Book Review - The Cartographer of No Man's Land

Posted on on 02 September 2015
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Author: P.S. Duffy
Publication Date: 20 May 2014

Publisher's Description:

'Angus MacGrath, artist, sailor and navigator, is lost―caught between a remote wife, a disapproving father and a son seeking guidance. Far from his coastal village in Nova Scotia, war rages in Europe, and among the missing is Angus’s adventurous brother-in-law whose unknown fate sets Angus on an uncharted course, with profound consequences for those he loves and those he comes to love.

Angus defies his pacifist upbringing and enlists to find his wife’s brother. Though assured a safe job as a military cartographer in London, he is assigned instead to the infantry to the blood-soaked mud of France, where his search begins. At home his young son, once wide-eyed about the war, must navigate uncertain loyalties in a village succumbing to war fever.

Separated by the ocean they once sailed together, Angus and his son search for what it takes to survive, each trying in his own way to return to the other. Every character in this exquisitely told story seeks to protect what matters most in the face of war’s upheaval.'

Centenary News Review:

Review by: Eleanor Baggley, Centenary News Books Editor

As we approached the Centenary there was a flurry of new historical fiction based on World War One. It's something we all expected – the subject, after all, is so rich and lends itself so easily to fiction. I've read some novels which have successfully captured the mood of the period and others which never quite grasped it. The Cartographer of No Man's Land sits comfortably in that first group. P.S. Duffy has an extraordinary sense of the time and of the myriad ways men, women and children dealt with war. This, combined with a compelling story, make The Cartographer of No Man's Land a novel worth reading.

The novel focuses on Canadian soldiers and the build up to the Battle of Vimy Ridge. The Canadian experience is not one often included in First World War fiction, which is surprising given the significance of their role in this battle. McGrath, the 'hero', of the novel is an artist and expert navigator who joined up to find his wife's missing brother. This quest provides the main impetus for the novel, but it soon becomes very clear that this is not just a case of lost and found. In fact, the finding happens early on, at which point we realise that this is a truly multi-faceted book and one which is exploring the entirety of the human experience of war.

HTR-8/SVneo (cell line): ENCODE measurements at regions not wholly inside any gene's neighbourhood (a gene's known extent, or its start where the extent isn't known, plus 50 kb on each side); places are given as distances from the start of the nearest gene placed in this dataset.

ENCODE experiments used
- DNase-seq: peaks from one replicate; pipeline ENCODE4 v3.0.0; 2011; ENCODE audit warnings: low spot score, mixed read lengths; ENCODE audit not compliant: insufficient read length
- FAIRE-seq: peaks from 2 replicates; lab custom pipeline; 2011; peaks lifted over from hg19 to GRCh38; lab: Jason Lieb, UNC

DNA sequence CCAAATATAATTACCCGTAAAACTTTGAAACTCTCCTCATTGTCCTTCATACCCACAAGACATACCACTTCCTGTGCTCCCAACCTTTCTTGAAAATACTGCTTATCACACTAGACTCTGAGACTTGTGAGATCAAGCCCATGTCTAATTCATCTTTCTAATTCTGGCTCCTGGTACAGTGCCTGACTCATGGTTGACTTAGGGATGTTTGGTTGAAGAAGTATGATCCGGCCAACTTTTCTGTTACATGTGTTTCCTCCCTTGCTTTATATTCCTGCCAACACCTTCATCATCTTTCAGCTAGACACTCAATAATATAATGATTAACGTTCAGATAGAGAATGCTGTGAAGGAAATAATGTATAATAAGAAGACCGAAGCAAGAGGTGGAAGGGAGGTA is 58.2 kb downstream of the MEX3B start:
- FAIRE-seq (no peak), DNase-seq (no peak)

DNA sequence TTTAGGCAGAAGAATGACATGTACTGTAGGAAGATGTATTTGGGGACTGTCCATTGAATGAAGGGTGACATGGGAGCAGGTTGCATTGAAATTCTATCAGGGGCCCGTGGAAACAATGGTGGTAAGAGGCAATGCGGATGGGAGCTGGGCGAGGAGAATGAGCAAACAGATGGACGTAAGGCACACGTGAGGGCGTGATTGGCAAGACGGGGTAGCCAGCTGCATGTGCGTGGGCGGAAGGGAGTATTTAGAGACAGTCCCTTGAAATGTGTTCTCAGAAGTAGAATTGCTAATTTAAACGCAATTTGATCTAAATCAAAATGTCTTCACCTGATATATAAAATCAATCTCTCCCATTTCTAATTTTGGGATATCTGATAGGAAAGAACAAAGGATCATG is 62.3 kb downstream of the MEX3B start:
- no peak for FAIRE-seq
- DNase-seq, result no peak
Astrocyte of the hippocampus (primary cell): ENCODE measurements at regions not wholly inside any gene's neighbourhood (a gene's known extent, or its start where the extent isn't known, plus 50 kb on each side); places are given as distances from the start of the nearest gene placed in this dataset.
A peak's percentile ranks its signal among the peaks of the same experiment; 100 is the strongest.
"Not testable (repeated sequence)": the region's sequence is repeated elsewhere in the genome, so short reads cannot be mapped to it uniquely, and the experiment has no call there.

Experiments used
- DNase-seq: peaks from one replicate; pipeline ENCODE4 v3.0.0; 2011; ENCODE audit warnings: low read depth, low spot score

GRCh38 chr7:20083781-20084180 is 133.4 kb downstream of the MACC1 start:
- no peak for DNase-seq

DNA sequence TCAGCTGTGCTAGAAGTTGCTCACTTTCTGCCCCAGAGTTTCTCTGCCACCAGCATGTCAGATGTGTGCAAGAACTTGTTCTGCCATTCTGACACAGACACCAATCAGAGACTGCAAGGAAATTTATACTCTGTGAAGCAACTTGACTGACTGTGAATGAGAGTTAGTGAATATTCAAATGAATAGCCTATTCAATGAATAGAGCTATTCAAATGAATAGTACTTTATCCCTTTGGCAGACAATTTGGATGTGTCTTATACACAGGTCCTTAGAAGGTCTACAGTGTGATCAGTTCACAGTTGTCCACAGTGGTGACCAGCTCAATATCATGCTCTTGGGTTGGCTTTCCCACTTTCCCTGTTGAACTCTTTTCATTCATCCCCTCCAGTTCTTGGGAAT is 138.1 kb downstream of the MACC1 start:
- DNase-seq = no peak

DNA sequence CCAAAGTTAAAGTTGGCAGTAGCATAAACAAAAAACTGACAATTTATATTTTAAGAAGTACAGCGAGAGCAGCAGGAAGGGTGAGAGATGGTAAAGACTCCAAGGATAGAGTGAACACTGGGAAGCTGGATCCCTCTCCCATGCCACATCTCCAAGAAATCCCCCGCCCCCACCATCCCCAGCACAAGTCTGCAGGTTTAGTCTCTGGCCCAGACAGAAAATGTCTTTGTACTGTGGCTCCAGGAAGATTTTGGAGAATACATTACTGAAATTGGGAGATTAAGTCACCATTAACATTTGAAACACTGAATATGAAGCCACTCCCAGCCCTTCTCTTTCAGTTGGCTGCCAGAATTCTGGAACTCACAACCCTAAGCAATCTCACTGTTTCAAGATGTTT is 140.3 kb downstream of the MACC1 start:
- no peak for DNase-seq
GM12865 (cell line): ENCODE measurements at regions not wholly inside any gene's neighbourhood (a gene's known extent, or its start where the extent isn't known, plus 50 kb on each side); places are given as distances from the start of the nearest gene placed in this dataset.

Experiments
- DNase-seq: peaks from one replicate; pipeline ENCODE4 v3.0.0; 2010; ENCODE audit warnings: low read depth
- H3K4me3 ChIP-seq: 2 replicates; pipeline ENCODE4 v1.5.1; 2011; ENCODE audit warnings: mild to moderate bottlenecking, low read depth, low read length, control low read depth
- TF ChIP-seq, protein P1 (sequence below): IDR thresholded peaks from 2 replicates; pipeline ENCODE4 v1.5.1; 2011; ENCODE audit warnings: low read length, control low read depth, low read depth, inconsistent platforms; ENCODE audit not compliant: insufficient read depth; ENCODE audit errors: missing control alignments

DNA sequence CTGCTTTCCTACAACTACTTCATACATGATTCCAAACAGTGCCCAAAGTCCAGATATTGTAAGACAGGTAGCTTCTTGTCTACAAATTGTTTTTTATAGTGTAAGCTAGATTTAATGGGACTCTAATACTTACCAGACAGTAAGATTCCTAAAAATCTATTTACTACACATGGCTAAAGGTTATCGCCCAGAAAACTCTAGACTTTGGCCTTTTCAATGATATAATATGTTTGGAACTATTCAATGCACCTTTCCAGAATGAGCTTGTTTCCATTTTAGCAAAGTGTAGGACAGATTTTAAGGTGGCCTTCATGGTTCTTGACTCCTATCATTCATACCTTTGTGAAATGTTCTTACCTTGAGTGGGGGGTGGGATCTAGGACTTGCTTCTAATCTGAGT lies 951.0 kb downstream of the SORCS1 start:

There are two narrative strands running parallel throughout – McGrath's on the Western Front and his son Simon Peter's at home in Nova Scotia. This dual narrative allows Duffy to demonstrate both actions and consequences. Perhaps the most emotive is the consequence of McGrath finding his brother-in-law.

Duffy portrays the relationships between soldiers with a sensitivity to the nuances of human behaviour. Although these relationships are important and central to the novel, the wartime relationship which is most poignant is that between McGrath and a Frenchwoman, Juliette, and her son, Paul. McGrath and another officer are billeted in their house and the bond which grows between McGrath and Paul reflects a father/son bond, one which McGrath probably simultaneously wants and does not want with his own son.

After a slow start, The Cartographer of No Man's Land builds into a truly rich novel. It is detailed and Duffy's knowledge is clear (shell shock and execution for desertion are just two subjects introduced very early on), but it never feels forced. Occasionally historical fiction of this kind can read like a check list of tropes, but here Duffy works important elements of the war into the tale so that they are inextricably linked. There is no jarring.

For something slightly different or an alternative way of thinking about the soldier/civilian experience, I would highly recommend this novel. Not only is it a revealing examination of the transformative effect of war, it is also a beautifully written novel.


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